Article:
Whilst the second quarter of the year proved more volatile, markets delivered a positive return. After the setback in May markets enjoyed a strong rebound in June, driven both by hopes of a positive outcome for trade relations at the meeting between Donald Trump and Xi Jinping, and by a re-affirmation of the pivot in monetary policy, mainly by the US Federal Reserve, but also to some degree the ECB. As a result, the US market has achieved its best first half year return in more than two decades. The 6.9% rise for the market in June was the best for that month since 1955, leaving the S&P up 17.3% since the start of the year. This is the benchmark’s strongest first half year performance since 1997.
During the second quarter further evidence emerged of a slowdown in the global economy with even the most recent data in the States demonstrating a pullback in the economic growth rate. This demonstrates the importance of central bank policy and global monetary conditions on the market cycle. Market optimism that the Fed and other central banks are willing to ease monetary policy aggressively has under pinned equity markets, despite the fact that the second quarter has seen a continuation of negative demand shocks in both advanced and emerging economies.
Although equity markets have been universally positive there has been more volatility during the quarter, especially in May when investors were spooked by the escalation of trade disputes between the US and China. Inflation has helped, having remained surprisingly quiescent, allowing the Fed to pivot toward a more dovish stance. Given the late stage of the US cycle, this has been a surprise, and suggests that structural factors may be weighing on prices and preventing the normal cyclical pickup. One such factor would be the intense competition in the retail sector as a result of the rise of internet shopping. More generally, geo-political risk, as measured by the GPR index (geopolitical risk index), remains elevated – analysis shows that high levels of the index are associated with weaker economic activity and in the current environment this will weigh on capex.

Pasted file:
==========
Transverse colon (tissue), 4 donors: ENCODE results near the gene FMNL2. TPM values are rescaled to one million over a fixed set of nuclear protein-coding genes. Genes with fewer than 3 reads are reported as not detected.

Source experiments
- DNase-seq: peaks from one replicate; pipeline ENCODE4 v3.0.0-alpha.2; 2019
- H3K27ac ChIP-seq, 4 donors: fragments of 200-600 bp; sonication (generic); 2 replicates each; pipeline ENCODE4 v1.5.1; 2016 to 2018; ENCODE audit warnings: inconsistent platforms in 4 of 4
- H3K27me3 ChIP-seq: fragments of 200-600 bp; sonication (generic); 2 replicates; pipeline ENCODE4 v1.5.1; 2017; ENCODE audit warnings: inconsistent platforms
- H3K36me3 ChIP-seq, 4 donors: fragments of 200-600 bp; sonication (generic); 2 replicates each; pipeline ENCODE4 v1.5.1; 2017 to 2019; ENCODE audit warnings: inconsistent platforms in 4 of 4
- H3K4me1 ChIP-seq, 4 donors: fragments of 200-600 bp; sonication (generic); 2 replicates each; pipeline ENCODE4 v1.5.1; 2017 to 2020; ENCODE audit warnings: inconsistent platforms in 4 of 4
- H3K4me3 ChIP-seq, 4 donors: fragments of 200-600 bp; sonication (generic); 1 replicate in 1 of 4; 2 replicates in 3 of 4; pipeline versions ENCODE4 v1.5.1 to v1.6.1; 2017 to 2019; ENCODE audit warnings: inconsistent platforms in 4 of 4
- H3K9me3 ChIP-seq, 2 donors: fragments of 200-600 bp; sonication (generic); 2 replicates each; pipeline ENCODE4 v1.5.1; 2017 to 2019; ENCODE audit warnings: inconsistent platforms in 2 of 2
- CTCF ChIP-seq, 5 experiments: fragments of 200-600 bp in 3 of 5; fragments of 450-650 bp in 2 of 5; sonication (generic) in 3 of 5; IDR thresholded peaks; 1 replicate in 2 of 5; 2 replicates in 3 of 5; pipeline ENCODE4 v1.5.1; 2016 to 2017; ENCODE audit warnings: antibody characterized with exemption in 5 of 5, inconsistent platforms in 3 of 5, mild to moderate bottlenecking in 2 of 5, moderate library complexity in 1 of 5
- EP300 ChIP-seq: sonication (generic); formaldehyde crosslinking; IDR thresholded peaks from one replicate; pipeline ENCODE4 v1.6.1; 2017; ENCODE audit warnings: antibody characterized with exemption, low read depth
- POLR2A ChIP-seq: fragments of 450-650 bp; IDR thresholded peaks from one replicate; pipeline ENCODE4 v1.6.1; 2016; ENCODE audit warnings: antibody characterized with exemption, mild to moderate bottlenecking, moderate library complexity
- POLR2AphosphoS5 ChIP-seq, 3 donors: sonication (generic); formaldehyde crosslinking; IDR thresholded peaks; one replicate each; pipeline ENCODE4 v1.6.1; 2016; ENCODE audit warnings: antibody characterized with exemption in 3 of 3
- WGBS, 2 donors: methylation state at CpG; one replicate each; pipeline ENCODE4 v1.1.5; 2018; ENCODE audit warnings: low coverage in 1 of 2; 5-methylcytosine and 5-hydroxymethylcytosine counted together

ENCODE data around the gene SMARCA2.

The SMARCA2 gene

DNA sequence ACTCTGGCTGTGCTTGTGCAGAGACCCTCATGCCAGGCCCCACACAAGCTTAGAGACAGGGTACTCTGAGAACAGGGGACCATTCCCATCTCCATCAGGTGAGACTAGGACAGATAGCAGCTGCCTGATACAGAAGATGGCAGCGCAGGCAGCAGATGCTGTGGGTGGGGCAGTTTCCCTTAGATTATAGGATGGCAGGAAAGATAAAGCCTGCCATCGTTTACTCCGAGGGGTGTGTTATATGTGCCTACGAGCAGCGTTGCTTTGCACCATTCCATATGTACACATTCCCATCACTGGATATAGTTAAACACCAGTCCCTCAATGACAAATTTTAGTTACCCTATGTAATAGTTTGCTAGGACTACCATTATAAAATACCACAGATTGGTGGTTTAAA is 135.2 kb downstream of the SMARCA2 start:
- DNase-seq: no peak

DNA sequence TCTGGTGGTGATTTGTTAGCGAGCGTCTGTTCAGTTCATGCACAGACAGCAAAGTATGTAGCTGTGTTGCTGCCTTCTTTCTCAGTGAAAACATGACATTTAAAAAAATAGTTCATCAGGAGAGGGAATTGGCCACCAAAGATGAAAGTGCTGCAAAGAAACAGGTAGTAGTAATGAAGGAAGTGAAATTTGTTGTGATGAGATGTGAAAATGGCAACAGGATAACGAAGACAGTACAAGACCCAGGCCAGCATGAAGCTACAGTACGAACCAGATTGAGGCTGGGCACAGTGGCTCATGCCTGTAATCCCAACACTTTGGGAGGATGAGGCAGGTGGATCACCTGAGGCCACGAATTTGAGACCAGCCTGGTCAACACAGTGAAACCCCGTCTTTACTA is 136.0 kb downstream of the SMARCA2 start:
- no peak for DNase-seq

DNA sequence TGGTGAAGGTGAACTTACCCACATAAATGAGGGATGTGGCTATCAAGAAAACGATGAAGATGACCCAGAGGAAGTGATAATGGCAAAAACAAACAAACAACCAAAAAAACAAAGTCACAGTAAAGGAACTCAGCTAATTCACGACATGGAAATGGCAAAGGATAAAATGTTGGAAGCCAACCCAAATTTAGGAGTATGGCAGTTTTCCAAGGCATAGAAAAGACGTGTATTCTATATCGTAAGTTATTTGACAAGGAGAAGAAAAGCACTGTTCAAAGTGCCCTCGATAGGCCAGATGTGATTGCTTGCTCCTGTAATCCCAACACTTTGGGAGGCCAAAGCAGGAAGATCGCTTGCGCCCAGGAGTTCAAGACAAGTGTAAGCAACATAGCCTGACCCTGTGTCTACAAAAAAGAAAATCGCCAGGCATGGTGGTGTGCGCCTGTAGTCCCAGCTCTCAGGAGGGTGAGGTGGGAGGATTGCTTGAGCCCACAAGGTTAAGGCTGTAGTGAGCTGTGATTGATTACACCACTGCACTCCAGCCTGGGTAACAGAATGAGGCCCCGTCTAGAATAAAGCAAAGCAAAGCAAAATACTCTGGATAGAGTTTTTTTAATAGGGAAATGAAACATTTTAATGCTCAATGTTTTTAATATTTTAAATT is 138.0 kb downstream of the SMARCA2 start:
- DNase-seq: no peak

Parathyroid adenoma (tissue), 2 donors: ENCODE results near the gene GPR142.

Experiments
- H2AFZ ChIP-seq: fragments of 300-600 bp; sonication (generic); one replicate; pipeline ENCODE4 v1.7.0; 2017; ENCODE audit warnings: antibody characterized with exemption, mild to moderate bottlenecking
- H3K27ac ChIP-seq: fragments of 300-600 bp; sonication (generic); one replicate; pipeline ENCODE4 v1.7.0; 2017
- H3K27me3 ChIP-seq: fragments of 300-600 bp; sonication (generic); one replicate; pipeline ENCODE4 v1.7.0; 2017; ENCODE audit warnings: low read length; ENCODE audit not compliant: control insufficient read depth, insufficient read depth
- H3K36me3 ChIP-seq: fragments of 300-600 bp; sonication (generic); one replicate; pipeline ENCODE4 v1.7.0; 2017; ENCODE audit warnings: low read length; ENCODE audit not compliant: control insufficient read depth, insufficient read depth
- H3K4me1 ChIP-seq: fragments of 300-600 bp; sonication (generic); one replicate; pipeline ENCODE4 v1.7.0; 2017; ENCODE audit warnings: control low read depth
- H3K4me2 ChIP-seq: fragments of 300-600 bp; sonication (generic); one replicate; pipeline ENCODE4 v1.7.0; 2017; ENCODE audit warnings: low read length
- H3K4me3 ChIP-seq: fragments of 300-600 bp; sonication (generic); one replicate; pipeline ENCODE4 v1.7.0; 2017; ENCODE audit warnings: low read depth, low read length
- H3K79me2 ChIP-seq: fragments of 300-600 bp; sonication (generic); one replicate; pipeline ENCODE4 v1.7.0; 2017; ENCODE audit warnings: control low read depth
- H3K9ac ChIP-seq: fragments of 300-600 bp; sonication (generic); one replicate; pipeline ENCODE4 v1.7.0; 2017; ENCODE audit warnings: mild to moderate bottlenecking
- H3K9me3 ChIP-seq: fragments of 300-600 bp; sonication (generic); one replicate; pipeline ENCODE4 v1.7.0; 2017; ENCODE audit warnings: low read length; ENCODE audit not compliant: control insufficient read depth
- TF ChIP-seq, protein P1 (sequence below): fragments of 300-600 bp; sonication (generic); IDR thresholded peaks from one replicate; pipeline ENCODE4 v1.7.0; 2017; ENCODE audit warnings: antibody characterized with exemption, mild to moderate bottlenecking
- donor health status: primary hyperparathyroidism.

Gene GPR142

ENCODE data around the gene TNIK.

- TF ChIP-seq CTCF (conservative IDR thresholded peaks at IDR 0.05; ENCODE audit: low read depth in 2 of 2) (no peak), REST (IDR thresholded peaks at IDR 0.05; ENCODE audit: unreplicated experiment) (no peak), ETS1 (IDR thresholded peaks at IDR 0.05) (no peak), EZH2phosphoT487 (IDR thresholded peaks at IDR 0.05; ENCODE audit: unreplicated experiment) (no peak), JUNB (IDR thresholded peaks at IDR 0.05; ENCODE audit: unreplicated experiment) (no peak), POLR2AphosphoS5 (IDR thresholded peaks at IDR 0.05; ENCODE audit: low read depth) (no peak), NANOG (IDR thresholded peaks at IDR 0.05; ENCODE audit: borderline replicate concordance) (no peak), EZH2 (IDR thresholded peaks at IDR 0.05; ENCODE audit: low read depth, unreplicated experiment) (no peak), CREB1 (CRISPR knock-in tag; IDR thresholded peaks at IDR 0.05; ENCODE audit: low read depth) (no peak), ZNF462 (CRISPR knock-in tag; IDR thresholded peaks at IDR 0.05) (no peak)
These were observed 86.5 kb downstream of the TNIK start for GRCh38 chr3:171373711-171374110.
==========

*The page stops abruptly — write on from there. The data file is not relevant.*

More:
The US Federal Reserve appears to be acting pre-emptively, motivated to extend the current economic cycle as soft global growth and persistently low inflation risks depress expectations further. The European Central Bank (ECB) is discussing further easing options while the Fed’s dovish rotation has permitted a number of emerging market central banks to pursue more accommodative policy. The global economy continues to face a number of challenges, and while services and consumer sensitive sectors have been broadly resilient to the downturn in manufacturing, global trade growth remains depressed, hindering the ability of open economies to accelerate markedly. China is increasingly important in global terms and it can be argued that their transition to a more domestically led economy is one of the reasons for the fall off in global GDP growth. This affects both consumer goods and commodities and has affected economies in a wide number of regions.